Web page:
Friday’s Headlines: Smile for the Speed Cameras Edition

Mayor de Blasio has been a strong supporter of speed cameras. Photo: Benjamin Canter/Mayoral Photography Office
Mayor de Blasio has been a strong supporter of speed cameras. Photo: Benjamin Canter/Mayoral Photography Office

And you thought Mayor de Blasio was only running for president. Well, yes, he’s doing that — but before he travels to Nevada on Friday night, Hizzoner will announce a plan to “rapidly expand the school zone speed camera program,” , according to his press office. The mayor will take questions, too, which means our own Julianne Cuba will be firing off queries left and right (yes, she’ll also want to know about Dyckman Street!).

It’ll have to be Cuba because today is David Meyer’s last day at Streetsblog, and I’m busy planning the much-deserved all-day/all-night tribute. Seriously, Meyer deserves a rousing sendoff from his colleagues and from our readers, who have followed this delightful reporter’s work for more than three years. (Full archive here.) Since the departure of decade-long Streetsblogger Ben Fried in September, Meyer has been our institutional memory — the repository of bizarre mayoral comments, a bona-fide expert on the 14th Street busway, and the keeper of our running list of which pols are enlightened on livable streets issues and which just think they are. Meyer leaves for the New York Post, so our loss is definitely a larger gain.

On a personal level, I will especially miss him, given that he’s destined for greatness and if he stayed longer, I could have claimed some of the credit. It’s what I do.

So farewell, David Meyer, and don’t forget us in your 2028 Pulitzer speech. Now the news:

  • It’s a good thing for this lost subway dog that Joe “Let ‘Em Die” Lhota isn’t still in charge of New York City Transit (though neither Guse at the Newsuh nor Sullivan at the Post pointed out that rich history).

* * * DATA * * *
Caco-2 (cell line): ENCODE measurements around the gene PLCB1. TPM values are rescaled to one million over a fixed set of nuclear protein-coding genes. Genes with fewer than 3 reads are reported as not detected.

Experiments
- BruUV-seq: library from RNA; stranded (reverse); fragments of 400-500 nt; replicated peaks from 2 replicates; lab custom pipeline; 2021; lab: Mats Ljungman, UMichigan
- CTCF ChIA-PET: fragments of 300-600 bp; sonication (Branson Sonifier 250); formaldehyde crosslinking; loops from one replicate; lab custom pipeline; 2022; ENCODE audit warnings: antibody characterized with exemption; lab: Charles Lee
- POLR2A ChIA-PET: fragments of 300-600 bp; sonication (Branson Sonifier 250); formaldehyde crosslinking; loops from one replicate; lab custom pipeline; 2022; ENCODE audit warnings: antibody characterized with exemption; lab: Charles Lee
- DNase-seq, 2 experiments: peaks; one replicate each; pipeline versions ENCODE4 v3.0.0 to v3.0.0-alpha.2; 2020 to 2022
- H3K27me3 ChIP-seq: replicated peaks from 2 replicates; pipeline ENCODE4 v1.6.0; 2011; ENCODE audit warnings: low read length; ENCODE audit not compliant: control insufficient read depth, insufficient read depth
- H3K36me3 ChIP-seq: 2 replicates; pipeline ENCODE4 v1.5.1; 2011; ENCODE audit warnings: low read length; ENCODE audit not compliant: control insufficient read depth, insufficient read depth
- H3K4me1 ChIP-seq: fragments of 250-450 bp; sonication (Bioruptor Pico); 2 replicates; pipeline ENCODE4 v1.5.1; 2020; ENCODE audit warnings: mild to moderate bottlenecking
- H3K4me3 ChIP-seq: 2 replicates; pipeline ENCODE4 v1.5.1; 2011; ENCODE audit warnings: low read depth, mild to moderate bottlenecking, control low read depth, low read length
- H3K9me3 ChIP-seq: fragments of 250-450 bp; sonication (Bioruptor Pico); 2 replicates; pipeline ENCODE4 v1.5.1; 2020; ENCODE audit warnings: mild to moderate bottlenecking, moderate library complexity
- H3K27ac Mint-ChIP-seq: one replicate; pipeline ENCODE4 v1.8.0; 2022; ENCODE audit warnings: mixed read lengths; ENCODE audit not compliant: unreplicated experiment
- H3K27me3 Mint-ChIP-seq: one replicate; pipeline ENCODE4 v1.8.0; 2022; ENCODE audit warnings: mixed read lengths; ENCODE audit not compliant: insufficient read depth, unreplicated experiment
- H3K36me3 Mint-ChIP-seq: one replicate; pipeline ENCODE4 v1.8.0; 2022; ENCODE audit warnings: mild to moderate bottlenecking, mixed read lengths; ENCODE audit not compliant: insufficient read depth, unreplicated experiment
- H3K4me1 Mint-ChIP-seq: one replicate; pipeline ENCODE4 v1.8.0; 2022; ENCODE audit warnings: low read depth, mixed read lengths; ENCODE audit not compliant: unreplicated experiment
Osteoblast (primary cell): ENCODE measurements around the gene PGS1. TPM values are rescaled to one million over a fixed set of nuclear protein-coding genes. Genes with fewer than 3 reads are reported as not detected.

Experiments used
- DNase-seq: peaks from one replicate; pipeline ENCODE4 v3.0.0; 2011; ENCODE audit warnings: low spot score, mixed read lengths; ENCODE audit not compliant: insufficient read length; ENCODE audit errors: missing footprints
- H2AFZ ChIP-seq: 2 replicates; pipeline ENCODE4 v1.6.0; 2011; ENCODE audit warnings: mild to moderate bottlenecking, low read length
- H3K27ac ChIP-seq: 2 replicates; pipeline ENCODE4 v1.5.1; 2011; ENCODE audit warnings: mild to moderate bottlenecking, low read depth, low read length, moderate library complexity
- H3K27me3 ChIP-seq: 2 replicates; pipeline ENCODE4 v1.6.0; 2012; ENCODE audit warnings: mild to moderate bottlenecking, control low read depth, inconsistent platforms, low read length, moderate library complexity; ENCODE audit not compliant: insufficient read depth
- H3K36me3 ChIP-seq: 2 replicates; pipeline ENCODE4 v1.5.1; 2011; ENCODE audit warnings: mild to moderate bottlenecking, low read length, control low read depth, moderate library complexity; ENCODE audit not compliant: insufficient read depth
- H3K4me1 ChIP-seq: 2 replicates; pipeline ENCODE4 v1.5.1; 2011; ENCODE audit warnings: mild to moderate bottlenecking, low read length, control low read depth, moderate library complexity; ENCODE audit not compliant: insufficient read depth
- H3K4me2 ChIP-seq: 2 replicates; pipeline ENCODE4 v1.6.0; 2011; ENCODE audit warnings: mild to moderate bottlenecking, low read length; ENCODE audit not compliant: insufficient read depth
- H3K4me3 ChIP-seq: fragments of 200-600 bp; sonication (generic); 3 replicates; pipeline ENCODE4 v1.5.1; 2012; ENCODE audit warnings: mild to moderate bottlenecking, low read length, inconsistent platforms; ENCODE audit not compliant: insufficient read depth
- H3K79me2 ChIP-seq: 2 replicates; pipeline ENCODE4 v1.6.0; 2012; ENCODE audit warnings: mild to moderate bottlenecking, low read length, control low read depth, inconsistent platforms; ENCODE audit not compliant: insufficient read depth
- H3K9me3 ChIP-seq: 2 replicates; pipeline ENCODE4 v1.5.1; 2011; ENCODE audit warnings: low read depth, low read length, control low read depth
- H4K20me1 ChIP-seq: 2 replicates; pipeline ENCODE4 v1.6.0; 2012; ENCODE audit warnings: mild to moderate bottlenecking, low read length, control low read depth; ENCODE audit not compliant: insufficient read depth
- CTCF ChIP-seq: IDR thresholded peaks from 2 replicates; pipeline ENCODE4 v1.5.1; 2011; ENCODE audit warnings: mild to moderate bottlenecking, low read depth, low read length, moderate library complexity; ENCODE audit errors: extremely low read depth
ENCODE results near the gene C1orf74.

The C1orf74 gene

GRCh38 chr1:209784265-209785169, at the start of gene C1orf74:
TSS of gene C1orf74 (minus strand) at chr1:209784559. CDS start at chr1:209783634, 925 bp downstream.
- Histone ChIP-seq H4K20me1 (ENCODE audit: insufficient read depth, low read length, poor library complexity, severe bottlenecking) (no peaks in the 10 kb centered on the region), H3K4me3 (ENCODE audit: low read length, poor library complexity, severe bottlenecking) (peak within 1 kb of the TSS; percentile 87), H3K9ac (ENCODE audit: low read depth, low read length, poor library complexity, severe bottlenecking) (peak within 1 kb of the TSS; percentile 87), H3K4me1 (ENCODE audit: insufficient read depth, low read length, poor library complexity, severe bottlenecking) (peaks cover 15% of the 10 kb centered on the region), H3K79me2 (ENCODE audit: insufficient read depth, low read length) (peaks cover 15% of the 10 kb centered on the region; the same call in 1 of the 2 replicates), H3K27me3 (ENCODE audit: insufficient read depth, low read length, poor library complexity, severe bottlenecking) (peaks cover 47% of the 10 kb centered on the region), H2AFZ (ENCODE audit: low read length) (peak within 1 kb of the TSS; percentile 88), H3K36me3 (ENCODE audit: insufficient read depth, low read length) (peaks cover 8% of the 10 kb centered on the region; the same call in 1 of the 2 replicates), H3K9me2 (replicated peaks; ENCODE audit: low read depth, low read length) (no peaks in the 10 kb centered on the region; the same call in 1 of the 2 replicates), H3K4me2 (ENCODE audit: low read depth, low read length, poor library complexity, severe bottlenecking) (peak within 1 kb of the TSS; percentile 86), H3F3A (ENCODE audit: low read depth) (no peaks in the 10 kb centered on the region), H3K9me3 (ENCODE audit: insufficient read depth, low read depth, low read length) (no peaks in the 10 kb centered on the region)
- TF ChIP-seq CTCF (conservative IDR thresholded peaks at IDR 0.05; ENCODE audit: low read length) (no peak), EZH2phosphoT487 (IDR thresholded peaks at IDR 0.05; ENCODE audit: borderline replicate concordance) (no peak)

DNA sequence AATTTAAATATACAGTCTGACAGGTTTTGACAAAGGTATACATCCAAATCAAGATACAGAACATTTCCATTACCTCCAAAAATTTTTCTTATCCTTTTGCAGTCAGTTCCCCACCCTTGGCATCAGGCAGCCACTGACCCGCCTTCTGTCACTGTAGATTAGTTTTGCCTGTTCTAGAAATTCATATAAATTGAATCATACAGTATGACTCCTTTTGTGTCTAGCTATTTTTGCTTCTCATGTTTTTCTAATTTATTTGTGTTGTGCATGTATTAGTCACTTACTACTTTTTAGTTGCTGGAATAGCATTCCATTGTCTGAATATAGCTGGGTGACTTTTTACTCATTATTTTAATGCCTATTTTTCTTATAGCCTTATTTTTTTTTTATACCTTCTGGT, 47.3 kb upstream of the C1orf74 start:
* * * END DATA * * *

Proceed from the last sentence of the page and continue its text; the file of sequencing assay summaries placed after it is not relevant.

• The Post reported on a run-in with the serial subway brake-puller, who is now estimated to have delayed 750 trains (NY Times).
  • That City story about the community board that blew taxpayer money on an SUV isn’t going away. (NY Post)
  • In case you didn’t know, it is not OK to feed your rat on a subway. (NY Post, Gothamist, which sectioned the story to “food”)
  • Anything that fixes the Port Authority Bus Terminal is a good thing (unless, I suppose, it becomes a parking lot). (WSJ, Politico)
  • WNYC’s James Ramsay offered some tips for surviving Penn Station.
  • Bobby Cuza continues his multi-day look at London’s 16-year-old experiment with congestion pricing. (NY1)
  • And, finally, I’d be remiss if I didn’t mention that part of the Meyer farewell included Thursday’s teambuilding exercise for the entire Streetsblog newsroom at Citi Field. The Mets won in dramatic fashion, but, more important, we learned valuable lessons in collegiality (by which we mean when Community Editor Eve Kessler bought us all one Bud tallboy to share). Here’s the Streetsblog crew just before the Mets retook the lead for good.
The Streetsblog team (from left) Editor Gersh Kuntzman, Reporter Julianne Cuba, Community Editor Eve Kessler and Senior Reporter David Meyer (in Senators hat) discussed many topics during its teambuilding trip to Citi Field on Thursday. Photo: Vince DiMiceli
(From left) Editor Gersh Kuntzman, reporter Julianne Cuba, Community Editor Eve Kessler and senior reporter David Meyer (in Senators hat) discussed many topics during their teambuilding trip to Citi Field on Thursday. Photo: Vince DiMiceli

 

  • Joseph Cutrufo

    Love the Senators hat, David. As for Gersh’s hat, let’s just say I’m still not over 1986.

  • Daphna